This is the final report for project 3040-31000-097-000D “Improve Nutrient Management and Efficiency of Beef Cattle and Swine”. This project will be replaced with project 3040-31000-102-000D in fiscal year (FY) 2023. Studies under Objective 1 were conducted to evaluate the effects of dietary changes on efficiency of growth and nutrient utilization of beef cattle and swine. Twenty steers fit with rumen and duodenal cannulas were used to determine the impacts of rumen protected lysine and/or methionine supplementation on intake, nutrient digestibility, duodenal flow of amino acids and nitrogen balance in beef steers fed low-protein high-concentrate finishing diets. Sixteen steers fit with rumen and duodenal cannulas were utilized to evaluate supplementation frequency on intake, nutrient digestibility, duodenal lysine flow and nitrogen balance in beef steers fed a low-protein high-concentrate finishing diets. Gut histology, circulating cytokine concentrations, and pathogen shedding were measured from 352 pigs fed the commensal fungi, K. slooffiae, in the nursery. The mycobiome and bacteriome have been measured and data analysis is underway. A study was performed to determine if feeding an essential oil would decrease the presence of liver abscesses at harvest in 768 finishing cattle. This work was published in a peer-reviewed journal and showed that limonene did not reduce the incidence of liver abscesses, but there was a relationship between the rumen microbiota and rumen papillae gene expression of animals with and without liver abscesses. Three levels of ferric citrate were fed to eight steers to determine its effects on enteric methane. The study was published in a peer-reviewed journal and showed that ferric citrate may not be a viable option to decrease enteric methane production. In Objective 2, studies were focused on defining energy utilization by beef cattle on contemporary diets. There is little data available to define energy metabolism in beef cattle. A total of 167 calves born from heifers individually supplemented with 0.91 kg distillers grains or not receiving supplementation on pasture and bred to yearling bulls that were fed to gain two different rates of gain prior to the breeding season, were measured for the interactive effects of heifer supplementation and bull rate of gain on calf performance measures. A study was performed and published that demonstrated that the conversion factor used to predict metabolizable energy from digestible energy was flawed particularly on high grain diets and proposed an alternative equation. A study to evaluate the utilization of the constitutive components of the feed, beyond that of overall energy and protein, in 16 pregnant heifers was also completed. A study to determine the effects of forage and concentrate diets fed to heifers in an intensified management setting was performed on 14 bred heifers. Results indicated that strategic diet construction can be used to improve efficiency of energy conversion and therefore the sustainability of intensive cow systems. Studies to evaluate the differences of the microbiome between calves and their dams, and to examine the changes of the microbiome of calves as they transition from milk to forage were conducted on 30 cow-calf pairs. Studies were performed that demonstrated that maternal nutrient restriction in the second trimester did not have an impact on subsequent growth and fertility of offspring; however, restriction in the first trimester affected fetal development and concentrations of energetic and one-carbon metabolites such as glucose, fructose, methionine, and homocysteine without affecting uteroplacental transporters. The purpose of Objective 3 was to use novel forage systems for growing and maintaining beef cattle. Cows in two fall calving production systems were evaluated. Data collection for feed and forage intake and animal performance traits have been completed. Data from the feedlot performance of the final year of calves is being collected. Spring-born heifers were used in a 3-year study to evaluate performance in winter development systems which utilized cover crop and corn residue grazing. The results showed that the use of oat-brassica cover crops early in the winter followed by a lower rate of gain while grazing corn residue appear to be effective for developing beef heifers. Objective 4 encompassed discovery of molecular and physiological mechanisms of feed efficiency in livestock. Heifers were fed a methyl rich or methyl deficient diet from -63 to +63 days relative to insemination with sexed semen for bull calves to determine the effects on fetal development and whether the effects seen in the fetus maintain through the finishing period. We anticipate 40 heifers carrying fetuses for fetal measurements and 120 heifers carrying fetuses for calving and performance data. A feed efficiency panel for 36 genetic variants was finalized and tested on 500 pigs with feed efficiency phenotypes. Rumen tissue and white blood cell samples from 16 heifers with high and low gain phenotypes while on a forage diet were processed for RNA and sequenced. These data will be analyzed to determine which genes are involved with body weight gain. Feed efficiency phenotypes were collected from approximately 400 grow/finish pigs in the U.S. Meat Animal Research Center Feed Efficiency Barn. This data will be used for genomic analyses, correlation with reproductive traits, correlation with the microbiome and other studies. A positive genetic correlation between feed intake and body weight gain in 682 heifers and 622 female adult cows was identified. This is the first study to show that selection for decreased feed intake and average daily gain in growing animals will likely have the same directional effects on mature beef cows, which means that selection for these traits in heifers may be used by cow-calf producers to alter feed intake of mature cows. Studies were completed and published that identified genes differentially expressed in the skeletal muscle and mesenteric fat of 80 steers in animals with variation in feed efficiency from five unrelated cohorts of animals. Additional studies were performed to validate differential gene expression for feed efficiency in two unrelated and geographically distant populations of 34 animals that identified genes common to both populations. These data showed that meta-analysis is a powerful approach for defining the molecular basis of differences in performance. Microbial communities from six locations in the digestive tract of 16 beef heifers differed in animals with high and low residual gain. While numerous studies have demonstrated microbial community differences in the rumen, these studies suggest important differences in the intestine as well. Studies were also conducted that demonstrated that the muscle and adipose transcriptomes change in 24 mature cows during realimentation. Differences in the expression of genes involved in oxidative phosphorylation, mitochondrial dysfunction, and cholesterol biosynthesis pathways in adipose tissue, and lysosome and glutathione metabolism pathways in muscle tissue were identified and published in peer-reviewed journals. Studies were conducted to evaluate the transcriptome of tissues and circulating peripheral cells from animals (128 cattle, 192 swine) with variation in feed efficiency phenotypes. Genes involved in immune function and inflammatory responses were identified. In this project plan cycle, studies were performed to evaluate the metabolome of the blood and urine of cattle and differences were identified between animals with variation in feed efficiency and carcass quality. In Objective 5, experiments were designed to determine the environmental factors that contributed to the variation in feeding behavior, growth, and well-being of livestock. A lipopolysaccharide challenge pilot study was performed on four animals. Physical reaction to the lipopolysaccharide, hematology parameters, acute phase proteins, and cytokines were tested from 0 to 72 hours. A genome wide association study was performed on 1,154 grow-finish pigs with feeding behavior data. Results showed that genetic differences exist for changes in feeding behavior induced by elevated ambient temperatures. Selection for heat-tolerant pigs should improve production efficiency during warm months in commercial production. A total of 932 pigs of three breeds were monitored for feeding behavior over two years. Feeding behavior differences among breed types and sex during heat stress were identified and the data was published in a peer-reviewed journal. Hematology parameters and gene expression data were evaluated in calves with bovine respiratory disease and control animals at three time points (pre-weaning, weaning, and detection of illness). Expression of cytokine genes were increased in bovine respiratory disease positive animals compared to controls and may help to provide insight into an animal's health.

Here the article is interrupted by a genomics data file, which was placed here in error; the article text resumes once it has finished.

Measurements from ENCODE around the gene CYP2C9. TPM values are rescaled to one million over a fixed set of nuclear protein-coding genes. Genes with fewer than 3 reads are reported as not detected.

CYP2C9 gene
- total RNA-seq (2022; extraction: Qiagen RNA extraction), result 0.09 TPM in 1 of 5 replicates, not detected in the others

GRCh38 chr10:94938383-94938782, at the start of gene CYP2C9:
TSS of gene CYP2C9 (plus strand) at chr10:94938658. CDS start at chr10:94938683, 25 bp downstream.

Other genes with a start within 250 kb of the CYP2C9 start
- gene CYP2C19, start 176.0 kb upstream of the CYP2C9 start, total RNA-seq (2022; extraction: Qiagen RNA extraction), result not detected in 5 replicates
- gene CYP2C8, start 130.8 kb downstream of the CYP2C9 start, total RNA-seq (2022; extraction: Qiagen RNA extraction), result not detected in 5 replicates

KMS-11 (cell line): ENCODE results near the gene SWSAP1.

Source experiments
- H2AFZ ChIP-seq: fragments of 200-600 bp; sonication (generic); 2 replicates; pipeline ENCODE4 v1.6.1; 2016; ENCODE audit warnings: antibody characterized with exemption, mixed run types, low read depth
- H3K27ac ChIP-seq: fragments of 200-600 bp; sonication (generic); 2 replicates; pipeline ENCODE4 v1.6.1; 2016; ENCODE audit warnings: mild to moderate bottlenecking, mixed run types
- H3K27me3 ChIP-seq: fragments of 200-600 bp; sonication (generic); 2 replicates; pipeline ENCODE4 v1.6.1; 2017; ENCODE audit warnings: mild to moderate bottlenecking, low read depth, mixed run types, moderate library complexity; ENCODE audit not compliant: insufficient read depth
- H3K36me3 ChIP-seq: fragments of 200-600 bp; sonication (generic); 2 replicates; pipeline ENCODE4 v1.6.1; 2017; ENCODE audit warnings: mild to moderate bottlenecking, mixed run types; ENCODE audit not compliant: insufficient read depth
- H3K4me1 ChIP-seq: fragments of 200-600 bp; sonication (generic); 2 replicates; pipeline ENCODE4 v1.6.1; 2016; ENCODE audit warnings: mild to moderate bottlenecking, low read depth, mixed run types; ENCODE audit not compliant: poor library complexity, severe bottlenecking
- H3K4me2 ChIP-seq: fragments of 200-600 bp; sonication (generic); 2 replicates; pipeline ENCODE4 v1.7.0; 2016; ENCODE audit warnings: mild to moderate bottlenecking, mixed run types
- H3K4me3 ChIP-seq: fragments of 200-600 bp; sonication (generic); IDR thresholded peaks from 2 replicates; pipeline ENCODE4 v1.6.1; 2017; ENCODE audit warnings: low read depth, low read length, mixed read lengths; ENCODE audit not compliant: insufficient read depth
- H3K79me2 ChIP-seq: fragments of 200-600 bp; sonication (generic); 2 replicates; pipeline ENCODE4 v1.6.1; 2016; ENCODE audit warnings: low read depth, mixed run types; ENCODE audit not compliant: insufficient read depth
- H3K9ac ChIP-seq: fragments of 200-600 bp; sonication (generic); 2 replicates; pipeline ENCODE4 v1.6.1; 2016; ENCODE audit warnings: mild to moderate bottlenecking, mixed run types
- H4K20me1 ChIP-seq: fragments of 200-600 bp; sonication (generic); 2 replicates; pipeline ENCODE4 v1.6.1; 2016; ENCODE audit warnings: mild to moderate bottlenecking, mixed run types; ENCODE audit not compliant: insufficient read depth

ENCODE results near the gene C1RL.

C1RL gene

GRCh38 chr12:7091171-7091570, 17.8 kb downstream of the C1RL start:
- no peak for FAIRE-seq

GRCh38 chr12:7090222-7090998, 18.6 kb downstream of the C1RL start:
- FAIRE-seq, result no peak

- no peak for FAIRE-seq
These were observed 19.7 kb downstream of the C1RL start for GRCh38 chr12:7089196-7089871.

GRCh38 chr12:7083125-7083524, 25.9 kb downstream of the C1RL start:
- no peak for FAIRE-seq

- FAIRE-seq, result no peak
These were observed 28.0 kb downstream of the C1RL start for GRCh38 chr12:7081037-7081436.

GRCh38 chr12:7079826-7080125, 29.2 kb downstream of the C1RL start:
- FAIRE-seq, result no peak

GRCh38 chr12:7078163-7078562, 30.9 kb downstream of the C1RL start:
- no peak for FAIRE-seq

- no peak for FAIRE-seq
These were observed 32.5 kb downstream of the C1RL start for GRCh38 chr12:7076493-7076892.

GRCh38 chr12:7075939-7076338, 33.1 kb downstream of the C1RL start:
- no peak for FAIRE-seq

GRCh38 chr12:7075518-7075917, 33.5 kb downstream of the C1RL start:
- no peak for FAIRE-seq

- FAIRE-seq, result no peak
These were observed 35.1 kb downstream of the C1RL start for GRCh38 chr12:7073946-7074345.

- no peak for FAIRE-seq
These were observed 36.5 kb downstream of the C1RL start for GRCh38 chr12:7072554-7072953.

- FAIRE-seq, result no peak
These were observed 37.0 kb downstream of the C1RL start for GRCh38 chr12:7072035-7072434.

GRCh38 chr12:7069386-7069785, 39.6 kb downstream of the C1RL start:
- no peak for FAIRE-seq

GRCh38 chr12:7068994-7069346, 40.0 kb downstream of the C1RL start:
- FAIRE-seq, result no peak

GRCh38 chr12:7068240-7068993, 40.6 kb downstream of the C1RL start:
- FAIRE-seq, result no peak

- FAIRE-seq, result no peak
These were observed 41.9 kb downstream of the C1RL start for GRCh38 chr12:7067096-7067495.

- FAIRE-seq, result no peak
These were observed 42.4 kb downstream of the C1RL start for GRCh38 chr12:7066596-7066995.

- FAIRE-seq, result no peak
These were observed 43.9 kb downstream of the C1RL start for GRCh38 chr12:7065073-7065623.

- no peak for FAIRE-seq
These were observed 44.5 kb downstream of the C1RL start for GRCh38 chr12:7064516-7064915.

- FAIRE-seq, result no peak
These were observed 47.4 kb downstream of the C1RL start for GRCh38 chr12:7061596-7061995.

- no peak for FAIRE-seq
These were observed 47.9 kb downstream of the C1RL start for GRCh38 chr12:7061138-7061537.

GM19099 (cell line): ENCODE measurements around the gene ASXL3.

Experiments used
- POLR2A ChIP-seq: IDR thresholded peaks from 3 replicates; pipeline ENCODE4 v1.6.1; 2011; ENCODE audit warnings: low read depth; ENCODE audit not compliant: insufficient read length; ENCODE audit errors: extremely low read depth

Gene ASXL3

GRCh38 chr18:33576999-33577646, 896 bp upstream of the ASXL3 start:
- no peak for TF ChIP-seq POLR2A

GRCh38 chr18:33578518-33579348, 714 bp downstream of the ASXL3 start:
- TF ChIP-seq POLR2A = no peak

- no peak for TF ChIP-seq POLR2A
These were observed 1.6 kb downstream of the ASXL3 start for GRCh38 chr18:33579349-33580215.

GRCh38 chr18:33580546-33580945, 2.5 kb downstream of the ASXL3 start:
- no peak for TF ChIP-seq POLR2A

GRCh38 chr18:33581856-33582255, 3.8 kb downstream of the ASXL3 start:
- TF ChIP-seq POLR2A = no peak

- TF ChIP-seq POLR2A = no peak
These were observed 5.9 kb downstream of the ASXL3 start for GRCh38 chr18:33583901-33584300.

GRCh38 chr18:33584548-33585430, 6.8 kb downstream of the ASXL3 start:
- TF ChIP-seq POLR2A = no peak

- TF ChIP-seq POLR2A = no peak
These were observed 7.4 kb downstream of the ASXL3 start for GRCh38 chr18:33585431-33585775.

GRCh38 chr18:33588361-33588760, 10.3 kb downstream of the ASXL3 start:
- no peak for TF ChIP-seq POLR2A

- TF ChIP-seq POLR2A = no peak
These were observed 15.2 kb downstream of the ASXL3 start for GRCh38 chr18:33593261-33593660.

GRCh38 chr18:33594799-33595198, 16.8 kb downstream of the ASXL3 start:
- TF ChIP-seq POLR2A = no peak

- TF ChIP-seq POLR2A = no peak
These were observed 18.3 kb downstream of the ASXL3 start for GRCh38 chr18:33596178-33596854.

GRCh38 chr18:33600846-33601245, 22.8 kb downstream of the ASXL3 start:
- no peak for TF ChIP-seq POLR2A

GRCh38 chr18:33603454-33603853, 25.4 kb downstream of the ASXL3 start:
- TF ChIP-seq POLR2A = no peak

1. Urinary metabolites associated with steer growth rate. Growth rate is dictated by the regulation of many physiological processes, making their metabolites potential markers to identify animals that will have superior or inferior growth rates. ARS scientists at Clay Center, Nebraska, and a collaborator at the University of Nebraska-Lincoln, developed a non-invasive approach for sample collection, which combined with non-targeted and targeted metabolomics, was investigated as a method to predict growth. Urine samples were collected from steers when they were fed a high-forage growing diet and again when they were fed a high-grain finishing diet. Mass spectrometry was used to identify urine metabolites that correlated with differences in growth. Overall, 85 metabolites segregated between the steers classified as having the least or greatest average daily body weight gain. From the 85 metabolites, 18 bile acids and five steroids were quantified and associated with divergent growth and carcass quality. The use of metabolite markers is a novel and powerful approach for identifying differences in performance among cattle, which may lead to opportunities to improve growth rates through selection or predicting animal performance.